Influences of Germline Cells on Organismal Lifespan and Healthspan

  • Francis R. G. Amrit
  • Arjumand GhaziEmail author
Part of the Healthy Ageing and Longevity book series (HAL)


Historically, research has focused on the detrimental effects of ageing on fertility, but studies in the last two decades have shown that reproductive status profoundly impacts the length and quality of life. The nematode C. elegans has been at the forefront of these discoveries that have led to a fundamental transformation in our understanding of the relationship between procreation and lifespan in metazoans. In C. elegans, removing a population of proliferative germline-stem cells (GSCs) confers long life and enhances stress resilience. Germline loss is a major physiological challenge that compels the animal to arrest reproduction and reorganize its metabolic profile, so the phenomenon also provides a unique platform to understand how complex metazoans cope with changes in fertility and age. Recent studies have shown that GSC depletion triggers the activation of a group of conserved transcription factors in somatic cells. The transcriptional changes orchestrated by these proteins alter lipid metabolism, proteasomal function, autophagy and stress resistance, events that likely facilitate the adaptation to germline loss and lead to improved health and longevity. Here, we review the current literature on this longevity paradigm and the contributions made by C. elegans to understanding the molecular basis of the reproductive control of ageing.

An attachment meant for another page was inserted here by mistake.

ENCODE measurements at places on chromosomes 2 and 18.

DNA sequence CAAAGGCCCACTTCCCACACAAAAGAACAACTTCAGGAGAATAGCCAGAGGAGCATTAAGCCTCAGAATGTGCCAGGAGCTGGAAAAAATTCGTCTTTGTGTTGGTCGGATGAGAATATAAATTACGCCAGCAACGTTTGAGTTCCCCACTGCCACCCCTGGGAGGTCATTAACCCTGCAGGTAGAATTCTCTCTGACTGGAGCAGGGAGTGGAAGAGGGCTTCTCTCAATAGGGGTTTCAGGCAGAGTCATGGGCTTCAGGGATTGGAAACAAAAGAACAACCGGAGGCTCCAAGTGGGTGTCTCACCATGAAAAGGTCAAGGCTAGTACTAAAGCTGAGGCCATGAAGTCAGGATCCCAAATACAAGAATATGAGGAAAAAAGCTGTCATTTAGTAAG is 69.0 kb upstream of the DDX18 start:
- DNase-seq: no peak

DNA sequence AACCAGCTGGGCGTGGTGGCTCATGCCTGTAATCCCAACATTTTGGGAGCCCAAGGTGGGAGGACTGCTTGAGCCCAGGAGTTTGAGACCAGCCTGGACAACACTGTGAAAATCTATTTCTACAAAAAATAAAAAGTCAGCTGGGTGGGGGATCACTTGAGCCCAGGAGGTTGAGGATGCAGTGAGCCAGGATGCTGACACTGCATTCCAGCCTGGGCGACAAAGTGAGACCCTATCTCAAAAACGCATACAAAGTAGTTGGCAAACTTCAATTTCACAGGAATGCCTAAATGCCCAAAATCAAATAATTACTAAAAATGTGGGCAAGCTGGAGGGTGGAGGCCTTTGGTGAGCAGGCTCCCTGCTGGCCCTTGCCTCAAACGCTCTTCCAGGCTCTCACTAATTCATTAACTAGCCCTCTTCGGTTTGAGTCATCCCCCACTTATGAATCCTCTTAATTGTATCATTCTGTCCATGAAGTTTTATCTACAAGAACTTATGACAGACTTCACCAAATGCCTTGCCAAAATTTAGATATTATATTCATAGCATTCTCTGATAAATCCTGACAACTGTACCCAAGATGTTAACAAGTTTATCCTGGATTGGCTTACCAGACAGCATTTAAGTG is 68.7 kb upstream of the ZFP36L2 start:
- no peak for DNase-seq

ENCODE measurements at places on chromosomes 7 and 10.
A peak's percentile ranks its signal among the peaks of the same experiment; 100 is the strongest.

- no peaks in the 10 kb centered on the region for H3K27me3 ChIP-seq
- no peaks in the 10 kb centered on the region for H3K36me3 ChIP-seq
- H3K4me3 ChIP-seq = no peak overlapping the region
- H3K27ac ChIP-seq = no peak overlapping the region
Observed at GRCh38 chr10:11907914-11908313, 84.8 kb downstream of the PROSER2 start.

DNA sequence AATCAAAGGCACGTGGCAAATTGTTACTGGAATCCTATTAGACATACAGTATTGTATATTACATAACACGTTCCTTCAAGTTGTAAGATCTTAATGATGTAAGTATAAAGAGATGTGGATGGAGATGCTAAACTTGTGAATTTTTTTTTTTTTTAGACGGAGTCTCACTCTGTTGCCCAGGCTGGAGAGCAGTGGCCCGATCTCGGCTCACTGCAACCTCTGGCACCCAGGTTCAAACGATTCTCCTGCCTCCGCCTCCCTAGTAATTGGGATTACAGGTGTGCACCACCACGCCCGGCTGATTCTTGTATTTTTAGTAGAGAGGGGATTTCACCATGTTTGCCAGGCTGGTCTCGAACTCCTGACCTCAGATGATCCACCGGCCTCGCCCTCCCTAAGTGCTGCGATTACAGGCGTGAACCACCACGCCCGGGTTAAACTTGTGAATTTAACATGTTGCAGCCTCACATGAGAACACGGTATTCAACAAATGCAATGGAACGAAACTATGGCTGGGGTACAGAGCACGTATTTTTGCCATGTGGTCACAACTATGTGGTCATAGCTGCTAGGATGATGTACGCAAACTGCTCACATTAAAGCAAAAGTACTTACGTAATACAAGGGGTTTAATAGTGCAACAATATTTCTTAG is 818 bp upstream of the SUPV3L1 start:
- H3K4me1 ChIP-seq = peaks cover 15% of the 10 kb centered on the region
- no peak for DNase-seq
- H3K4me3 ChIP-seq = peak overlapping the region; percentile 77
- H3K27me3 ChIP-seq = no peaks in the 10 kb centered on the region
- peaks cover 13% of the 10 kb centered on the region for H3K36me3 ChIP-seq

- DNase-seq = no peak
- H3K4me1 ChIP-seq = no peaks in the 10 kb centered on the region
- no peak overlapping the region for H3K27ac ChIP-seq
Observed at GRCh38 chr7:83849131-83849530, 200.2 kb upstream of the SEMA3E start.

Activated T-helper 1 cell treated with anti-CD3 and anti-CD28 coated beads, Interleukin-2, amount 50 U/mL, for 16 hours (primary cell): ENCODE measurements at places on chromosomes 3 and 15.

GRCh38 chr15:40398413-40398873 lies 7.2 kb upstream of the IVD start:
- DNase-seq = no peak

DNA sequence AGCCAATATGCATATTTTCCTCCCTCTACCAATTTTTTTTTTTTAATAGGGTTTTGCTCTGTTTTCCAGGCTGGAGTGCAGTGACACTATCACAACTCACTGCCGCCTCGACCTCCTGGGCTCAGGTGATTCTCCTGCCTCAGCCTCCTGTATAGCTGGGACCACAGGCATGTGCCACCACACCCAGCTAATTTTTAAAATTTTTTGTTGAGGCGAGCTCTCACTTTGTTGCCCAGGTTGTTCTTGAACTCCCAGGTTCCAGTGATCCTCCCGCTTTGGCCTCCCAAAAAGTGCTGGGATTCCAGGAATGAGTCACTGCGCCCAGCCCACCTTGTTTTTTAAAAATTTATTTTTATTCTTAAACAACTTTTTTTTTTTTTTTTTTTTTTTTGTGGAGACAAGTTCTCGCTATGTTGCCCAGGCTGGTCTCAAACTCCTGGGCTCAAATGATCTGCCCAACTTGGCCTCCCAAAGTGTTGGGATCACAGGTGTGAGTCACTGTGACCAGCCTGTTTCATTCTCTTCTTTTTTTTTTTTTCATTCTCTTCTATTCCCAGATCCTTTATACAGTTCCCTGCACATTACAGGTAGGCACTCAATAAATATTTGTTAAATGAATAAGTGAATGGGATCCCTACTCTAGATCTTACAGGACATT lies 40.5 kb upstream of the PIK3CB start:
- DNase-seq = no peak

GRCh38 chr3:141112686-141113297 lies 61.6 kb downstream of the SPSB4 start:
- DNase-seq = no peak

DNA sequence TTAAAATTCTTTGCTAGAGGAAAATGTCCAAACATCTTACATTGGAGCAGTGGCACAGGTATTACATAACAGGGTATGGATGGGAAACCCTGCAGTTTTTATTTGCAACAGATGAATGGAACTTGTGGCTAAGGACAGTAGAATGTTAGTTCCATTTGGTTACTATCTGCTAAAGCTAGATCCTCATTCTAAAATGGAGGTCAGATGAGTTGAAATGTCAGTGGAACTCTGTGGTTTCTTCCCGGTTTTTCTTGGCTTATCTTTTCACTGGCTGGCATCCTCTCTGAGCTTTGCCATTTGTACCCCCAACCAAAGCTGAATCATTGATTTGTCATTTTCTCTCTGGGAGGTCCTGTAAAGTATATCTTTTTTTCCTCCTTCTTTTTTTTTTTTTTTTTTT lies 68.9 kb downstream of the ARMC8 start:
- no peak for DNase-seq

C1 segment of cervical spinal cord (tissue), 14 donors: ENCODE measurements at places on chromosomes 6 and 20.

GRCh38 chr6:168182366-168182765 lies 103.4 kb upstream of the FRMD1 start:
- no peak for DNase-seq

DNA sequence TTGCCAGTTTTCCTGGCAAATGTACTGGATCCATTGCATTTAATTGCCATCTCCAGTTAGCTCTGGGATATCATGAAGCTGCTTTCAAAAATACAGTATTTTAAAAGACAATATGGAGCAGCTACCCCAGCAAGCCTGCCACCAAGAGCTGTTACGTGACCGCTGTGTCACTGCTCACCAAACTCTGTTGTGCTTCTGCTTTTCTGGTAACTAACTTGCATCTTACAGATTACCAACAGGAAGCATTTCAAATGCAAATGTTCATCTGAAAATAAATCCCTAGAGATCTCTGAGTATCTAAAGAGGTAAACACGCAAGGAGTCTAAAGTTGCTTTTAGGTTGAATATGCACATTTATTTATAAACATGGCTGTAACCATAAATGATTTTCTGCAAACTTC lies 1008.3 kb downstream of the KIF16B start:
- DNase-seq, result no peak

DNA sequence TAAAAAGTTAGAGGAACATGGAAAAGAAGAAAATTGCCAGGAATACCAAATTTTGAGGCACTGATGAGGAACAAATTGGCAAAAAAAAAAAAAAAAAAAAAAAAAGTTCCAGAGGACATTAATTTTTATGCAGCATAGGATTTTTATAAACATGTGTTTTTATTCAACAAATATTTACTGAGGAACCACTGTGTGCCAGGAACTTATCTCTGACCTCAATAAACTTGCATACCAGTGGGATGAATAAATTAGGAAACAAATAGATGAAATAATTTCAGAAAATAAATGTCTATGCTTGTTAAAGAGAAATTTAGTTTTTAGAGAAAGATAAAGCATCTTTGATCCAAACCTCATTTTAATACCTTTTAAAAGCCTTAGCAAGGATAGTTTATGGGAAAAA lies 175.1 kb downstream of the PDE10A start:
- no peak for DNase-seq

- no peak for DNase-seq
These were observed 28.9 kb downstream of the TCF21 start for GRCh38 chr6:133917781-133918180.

Ageing Reproduction Germline Lipid metabolism glp-1 Longevity Transcription Factor Autophagy Proteostasis 


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Copyright information

© Springer International Publishing Switzerland 2017

Authors and Affiliations

  1. 1.Department of Paediatrics, Rangos Research CentreUniversity of PittsburghPittsburghUSA

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